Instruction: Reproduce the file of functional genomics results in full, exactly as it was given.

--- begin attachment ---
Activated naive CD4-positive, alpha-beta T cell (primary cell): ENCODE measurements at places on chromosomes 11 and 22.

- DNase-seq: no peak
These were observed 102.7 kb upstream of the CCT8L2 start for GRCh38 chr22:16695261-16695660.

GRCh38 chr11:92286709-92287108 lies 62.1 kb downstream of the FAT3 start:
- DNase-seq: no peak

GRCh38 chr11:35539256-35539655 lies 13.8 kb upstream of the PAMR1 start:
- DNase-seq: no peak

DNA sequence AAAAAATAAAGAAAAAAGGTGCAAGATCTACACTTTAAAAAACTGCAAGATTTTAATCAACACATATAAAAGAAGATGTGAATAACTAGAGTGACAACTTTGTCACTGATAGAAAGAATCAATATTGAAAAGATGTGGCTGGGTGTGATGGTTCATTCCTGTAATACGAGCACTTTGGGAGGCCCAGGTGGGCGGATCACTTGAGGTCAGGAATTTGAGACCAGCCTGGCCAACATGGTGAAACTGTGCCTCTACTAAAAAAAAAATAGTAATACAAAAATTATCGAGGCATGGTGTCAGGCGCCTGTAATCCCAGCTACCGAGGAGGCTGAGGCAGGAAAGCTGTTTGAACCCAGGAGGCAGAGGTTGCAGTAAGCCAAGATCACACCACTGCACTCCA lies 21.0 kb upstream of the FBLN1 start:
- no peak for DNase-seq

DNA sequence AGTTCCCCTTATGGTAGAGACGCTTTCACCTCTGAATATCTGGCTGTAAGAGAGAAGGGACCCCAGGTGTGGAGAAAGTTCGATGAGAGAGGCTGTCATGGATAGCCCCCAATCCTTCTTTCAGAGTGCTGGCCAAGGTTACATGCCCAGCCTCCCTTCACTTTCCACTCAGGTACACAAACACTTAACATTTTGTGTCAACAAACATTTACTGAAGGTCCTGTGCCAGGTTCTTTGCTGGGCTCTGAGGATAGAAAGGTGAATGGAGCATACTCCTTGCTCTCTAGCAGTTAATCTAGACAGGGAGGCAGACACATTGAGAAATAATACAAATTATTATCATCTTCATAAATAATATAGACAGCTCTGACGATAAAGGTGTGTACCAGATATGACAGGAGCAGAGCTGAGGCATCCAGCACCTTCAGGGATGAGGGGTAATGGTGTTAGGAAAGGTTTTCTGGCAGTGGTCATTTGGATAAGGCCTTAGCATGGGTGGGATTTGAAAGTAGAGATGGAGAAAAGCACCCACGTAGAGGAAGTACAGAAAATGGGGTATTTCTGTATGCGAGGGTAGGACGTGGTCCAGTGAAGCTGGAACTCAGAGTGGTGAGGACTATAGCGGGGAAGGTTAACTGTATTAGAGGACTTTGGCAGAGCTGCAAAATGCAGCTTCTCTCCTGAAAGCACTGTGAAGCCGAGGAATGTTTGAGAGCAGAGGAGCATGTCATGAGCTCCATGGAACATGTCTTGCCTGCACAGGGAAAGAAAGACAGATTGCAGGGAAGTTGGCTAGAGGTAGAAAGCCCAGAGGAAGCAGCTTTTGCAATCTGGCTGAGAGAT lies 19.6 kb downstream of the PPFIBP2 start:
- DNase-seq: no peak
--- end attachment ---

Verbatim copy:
Activated naive CD4-positive, alpha-beta T cell (primary cell): ENCODE measurements at places on chromosomes 11 and 22.

- DNase-seq: no peak
These were observed 102.7 kb upstream of the CCT8L2 start for GRCh38 chr22:16695261-16695660.

GRCh38 chr11:92286709-92287108 lies 62.1 kb downstream of the FAT3 start:
- DNase-seq: no peak

GRCh38 chr11:35539256-35539655 lies 13.8 kb upstream of the PAMR1 start:
- DNase-seq: no peak

DNA sequence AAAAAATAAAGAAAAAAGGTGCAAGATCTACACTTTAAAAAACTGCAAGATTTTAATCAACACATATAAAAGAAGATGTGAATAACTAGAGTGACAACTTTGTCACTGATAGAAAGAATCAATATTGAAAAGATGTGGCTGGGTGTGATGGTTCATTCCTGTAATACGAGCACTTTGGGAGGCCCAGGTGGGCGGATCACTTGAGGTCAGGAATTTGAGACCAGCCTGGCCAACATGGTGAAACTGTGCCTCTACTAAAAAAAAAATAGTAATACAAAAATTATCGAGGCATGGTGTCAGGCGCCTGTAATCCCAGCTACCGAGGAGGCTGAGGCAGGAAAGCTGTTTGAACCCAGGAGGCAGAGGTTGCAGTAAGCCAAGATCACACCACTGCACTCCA lies 21.0 kb upstream of the FBLN1 start:
- no peak for DNase-seq

DNA sequence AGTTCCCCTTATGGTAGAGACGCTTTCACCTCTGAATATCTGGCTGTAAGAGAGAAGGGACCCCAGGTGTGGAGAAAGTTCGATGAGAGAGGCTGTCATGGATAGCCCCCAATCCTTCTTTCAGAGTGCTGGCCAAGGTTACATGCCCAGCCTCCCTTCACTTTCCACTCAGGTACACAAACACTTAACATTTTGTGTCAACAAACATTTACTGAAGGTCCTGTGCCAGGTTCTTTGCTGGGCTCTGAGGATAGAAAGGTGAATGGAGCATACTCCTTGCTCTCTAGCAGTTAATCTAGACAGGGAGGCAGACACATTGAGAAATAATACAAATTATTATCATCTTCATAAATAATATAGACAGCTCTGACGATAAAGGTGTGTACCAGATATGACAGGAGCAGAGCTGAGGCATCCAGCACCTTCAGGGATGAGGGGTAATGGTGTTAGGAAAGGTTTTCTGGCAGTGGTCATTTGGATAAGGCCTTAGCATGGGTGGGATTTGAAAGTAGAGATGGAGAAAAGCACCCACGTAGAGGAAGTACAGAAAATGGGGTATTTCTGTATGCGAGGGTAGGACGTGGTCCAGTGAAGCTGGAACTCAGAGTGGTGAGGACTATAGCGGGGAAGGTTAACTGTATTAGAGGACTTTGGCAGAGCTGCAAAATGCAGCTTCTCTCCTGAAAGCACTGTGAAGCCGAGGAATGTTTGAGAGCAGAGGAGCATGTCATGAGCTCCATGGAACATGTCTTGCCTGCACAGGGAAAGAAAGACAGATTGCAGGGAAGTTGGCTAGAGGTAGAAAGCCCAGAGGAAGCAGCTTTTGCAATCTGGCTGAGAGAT lies 19.6 kb downstream of the PPFIBP2 start:
- DNase-seq: no peak